Equal Pay - An Issue Businesses Cannot Afford to Ignore
Hardly a week passes when equal pay is not in the news. A recent example of this is the debate over BBC top earners’ salaries, published in July 2017, which has leant momentum to calls for greater transparency on gender pay divergence, not only in the industry but more widely. Some of the headlines are attention grabbing, pointing out very significant “gaps” between remuneration for male and female earners and suggesting, for the most part, persistent under-valuing of female skills and talent by employers.
With increasing prominence of the equal pay agenda and relatively new gender pay gap reporting regime for larger employers, attention is unlikely to shift away from pay any time soon. So, what are the key requirements on employers and how does the legal framework impact on setting pay policy?
The concept of equal pay in the sense of fair treatment for men and women doing equal work has been with us for a while. Under the Equality Act 2010 (which follows earlier legislation in this area), men and women are entitled to receive equal pay for:
- like work (work that is the same or broadly similar);
- work rated as equivalent under a job evaluation scheme carried out by the employer; and
- work of equal value in terms of the demands made on the employee as regards effort, skill and decision making.
Equal pay covers all aspects of pay and benefits including basic pay, overtime, non-discretionary bonuses, benefits in kind and access to pension schemes.
A disgruntled employee may bring a claim if they do not believe they are receiving equal pay. The claimant would have to establish his or her case based on a comparator of the other gender in the same employment. Following the recent decision in Asda Stores v Brierley & Others, comparators may be permitted from a “single source” of pay and conditions, even where the employment is not in the same establishment or service. In the Asda case, (predominantly female) store employees have been permitted to compare themselves against higher paid (predominantly male) employees in distribution centres for the purposes of their equal pay claims.
If the employer can show that a difference in the claimant’s pay versus that of the comparator is due to a genuine “material factor”, which is not directly or indirectly discriminatory, this may constitute a successful defence. Examples of potentially lawful reasons for paying men and women differently for equal work include past performance, seniority, different collectively-agreed pay scales for the job(s) in question and pay protection arrangements following a job re-grading exercise. However, what will be considered a justifiable difference will depend on the circumstances in each case. It will be for the employer to show that the material factor relied upon is the real reason for the difference in pay, that it is significant, and that it is not related to sex.
Paying male and female employees differently without valid justification can expose the employer to claims of sex discrimination as well as equal pay claims. Whilst the equal pay legislation deals with disparity of terms and conditions, sex discrimination claims can cover the terms of a job offer, promotion and other matters not regulated by the employment contract such as discretionary pay rises and bonuses.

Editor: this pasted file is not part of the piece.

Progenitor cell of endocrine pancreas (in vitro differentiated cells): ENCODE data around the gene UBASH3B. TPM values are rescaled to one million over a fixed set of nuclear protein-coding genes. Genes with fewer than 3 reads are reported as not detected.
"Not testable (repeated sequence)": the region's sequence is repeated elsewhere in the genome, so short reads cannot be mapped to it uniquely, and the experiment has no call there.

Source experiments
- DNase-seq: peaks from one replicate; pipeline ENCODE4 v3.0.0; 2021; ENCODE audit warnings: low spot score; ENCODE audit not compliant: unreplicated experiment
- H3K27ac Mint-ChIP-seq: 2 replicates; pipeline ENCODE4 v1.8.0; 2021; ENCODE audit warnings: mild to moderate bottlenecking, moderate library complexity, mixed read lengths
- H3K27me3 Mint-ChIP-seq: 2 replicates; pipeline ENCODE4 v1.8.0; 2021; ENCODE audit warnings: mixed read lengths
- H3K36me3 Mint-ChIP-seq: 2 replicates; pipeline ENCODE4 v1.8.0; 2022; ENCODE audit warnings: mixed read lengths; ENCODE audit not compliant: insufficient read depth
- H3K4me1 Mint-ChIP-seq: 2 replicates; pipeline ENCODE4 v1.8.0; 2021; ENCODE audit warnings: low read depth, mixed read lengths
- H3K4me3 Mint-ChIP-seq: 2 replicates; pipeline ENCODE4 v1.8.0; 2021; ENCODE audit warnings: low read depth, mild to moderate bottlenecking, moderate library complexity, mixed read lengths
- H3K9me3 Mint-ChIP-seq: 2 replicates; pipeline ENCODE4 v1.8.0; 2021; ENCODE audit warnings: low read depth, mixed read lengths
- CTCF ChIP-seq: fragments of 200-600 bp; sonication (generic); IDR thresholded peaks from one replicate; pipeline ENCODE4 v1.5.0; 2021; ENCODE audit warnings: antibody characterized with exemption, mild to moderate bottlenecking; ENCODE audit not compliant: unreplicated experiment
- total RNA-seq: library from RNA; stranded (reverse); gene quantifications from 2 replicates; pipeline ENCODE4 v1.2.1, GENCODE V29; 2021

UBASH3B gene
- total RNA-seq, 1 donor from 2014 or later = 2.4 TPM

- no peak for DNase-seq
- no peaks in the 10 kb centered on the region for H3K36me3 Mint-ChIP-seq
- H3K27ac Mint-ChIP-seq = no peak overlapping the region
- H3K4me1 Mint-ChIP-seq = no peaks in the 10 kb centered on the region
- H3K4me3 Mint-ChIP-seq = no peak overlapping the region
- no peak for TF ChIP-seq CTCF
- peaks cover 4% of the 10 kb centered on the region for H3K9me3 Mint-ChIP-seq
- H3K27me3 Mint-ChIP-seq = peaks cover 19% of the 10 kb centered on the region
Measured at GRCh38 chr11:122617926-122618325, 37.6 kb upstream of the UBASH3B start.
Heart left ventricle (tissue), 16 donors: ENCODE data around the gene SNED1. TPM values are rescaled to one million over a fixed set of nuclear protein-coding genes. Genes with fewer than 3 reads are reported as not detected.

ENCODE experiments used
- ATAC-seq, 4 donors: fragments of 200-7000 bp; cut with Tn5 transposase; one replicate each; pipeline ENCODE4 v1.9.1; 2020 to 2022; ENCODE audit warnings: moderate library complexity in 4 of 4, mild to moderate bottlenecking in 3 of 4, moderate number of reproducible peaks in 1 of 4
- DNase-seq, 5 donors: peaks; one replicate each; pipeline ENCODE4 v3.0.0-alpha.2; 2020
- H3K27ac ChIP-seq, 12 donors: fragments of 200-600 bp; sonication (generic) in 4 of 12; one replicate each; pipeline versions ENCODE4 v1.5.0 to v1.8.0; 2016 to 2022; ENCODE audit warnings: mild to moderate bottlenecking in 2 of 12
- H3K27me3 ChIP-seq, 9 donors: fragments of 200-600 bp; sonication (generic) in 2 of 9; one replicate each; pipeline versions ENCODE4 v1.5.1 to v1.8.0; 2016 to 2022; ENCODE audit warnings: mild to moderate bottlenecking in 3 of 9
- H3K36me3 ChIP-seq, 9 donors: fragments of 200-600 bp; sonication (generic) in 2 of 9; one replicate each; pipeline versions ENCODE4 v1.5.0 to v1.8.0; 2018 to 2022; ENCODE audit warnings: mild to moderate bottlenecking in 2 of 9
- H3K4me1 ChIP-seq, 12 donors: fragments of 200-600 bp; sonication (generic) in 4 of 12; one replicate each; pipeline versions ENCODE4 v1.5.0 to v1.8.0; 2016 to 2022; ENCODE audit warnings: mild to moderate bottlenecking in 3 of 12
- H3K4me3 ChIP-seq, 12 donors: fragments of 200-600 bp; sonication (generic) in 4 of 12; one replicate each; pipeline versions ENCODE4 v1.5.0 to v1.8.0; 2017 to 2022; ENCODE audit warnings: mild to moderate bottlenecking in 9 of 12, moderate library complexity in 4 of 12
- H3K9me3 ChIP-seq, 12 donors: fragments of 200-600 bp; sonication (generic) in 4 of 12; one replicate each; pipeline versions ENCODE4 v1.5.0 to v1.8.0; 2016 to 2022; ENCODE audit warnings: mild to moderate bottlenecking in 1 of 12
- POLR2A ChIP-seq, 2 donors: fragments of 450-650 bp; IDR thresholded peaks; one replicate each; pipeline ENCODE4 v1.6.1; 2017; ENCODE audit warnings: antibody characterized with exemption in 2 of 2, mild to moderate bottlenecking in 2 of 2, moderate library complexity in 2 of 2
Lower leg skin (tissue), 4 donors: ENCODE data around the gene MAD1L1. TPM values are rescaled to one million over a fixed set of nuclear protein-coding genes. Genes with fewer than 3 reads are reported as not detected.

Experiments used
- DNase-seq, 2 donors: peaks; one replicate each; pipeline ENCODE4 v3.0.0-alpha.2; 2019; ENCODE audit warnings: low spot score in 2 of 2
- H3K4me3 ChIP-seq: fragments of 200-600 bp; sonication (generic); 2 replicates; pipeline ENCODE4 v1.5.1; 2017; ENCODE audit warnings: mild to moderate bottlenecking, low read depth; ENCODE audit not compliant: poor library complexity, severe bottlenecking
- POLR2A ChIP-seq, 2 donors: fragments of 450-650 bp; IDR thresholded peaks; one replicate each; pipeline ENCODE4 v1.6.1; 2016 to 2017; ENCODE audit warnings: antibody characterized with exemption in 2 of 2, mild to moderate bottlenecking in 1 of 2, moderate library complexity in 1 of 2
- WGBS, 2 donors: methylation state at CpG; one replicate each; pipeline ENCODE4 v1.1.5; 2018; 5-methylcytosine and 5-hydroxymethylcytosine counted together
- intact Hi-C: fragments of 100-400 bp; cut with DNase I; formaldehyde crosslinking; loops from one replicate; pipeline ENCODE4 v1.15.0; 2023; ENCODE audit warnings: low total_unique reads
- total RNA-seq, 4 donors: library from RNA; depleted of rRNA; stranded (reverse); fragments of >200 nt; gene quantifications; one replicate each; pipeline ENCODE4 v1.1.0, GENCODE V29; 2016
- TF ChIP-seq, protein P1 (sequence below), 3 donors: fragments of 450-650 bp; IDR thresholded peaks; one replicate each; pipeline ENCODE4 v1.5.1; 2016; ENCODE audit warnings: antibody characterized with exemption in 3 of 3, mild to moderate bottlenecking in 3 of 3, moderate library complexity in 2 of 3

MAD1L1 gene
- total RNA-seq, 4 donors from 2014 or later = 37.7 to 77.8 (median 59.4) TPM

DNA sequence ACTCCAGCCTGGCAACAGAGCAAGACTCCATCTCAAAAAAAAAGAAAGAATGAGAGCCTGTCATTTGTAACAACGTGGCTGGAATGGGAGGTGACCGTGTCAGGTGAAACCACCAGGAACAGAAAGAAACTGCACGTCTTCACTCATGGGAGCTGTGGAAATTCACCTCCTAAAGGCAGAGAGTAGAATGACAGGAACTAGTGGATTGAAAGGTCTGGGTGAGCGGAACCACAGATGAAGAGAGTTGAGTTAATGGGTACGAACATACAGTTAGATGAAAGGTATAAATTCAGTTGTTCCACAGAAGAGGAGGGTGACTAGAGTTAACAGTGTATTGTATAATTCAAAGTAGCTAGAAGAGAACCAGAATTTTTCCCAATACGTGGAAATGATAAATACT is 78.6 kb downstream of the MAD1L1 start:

The business case for equal pay reaches beyond the avoidance of legal liability (not to mention the associated management time and cost implications of dealing with claims). Being pro-active and genuinely committed to delivering equal pay can enhance an employer’s reputation, improve employee engagement, and be viewed positively by suppliers, customers and job applicants.
Conversely, lack of concern and failing to address the issue can lead to good employees seeking opportunities elsewhere and the employer being left with a narrower pool of talent from which to draw (well informed candidates will do their homework!). Additionally, procurement practices now tend to involve scrutiny of suppliers’ ethical and equality credentials, meaning that a failure to consider such matters could well limit commercial opportunities.
Requirements introduced in April 2017 place an obligation on employers with 250 or more employees to report annually on their gender pay gap. However, this is concerned with average pay for men and women regardless of their role and does not necessarily correlate with equal pay. For instance, no account is taken of the relative proportions of men and women in different occupations which can “skew” the picture nor of different rates of pay for comparable jobs. However, analysis of the data and narrative for any gap that is disclosed by the figures can help identify areas where pay policy requires adjustment or efforts to increase gender diversity can be targeted.
The key recommendation for an employer wishing to assess whether any steps need to be taken on equal pay is to conduct an equal pay audit and understand their starting point. From there, analysis of the reasons for any pay disparity should be undertaken to assess what further actions and policies need to be implemented. For further advice on Employment Law and assistance in relation to pay, benefits and equality matters, please contact the Chattertons Employment Law team.
 UKEAT/0011/17 (31 August 2017)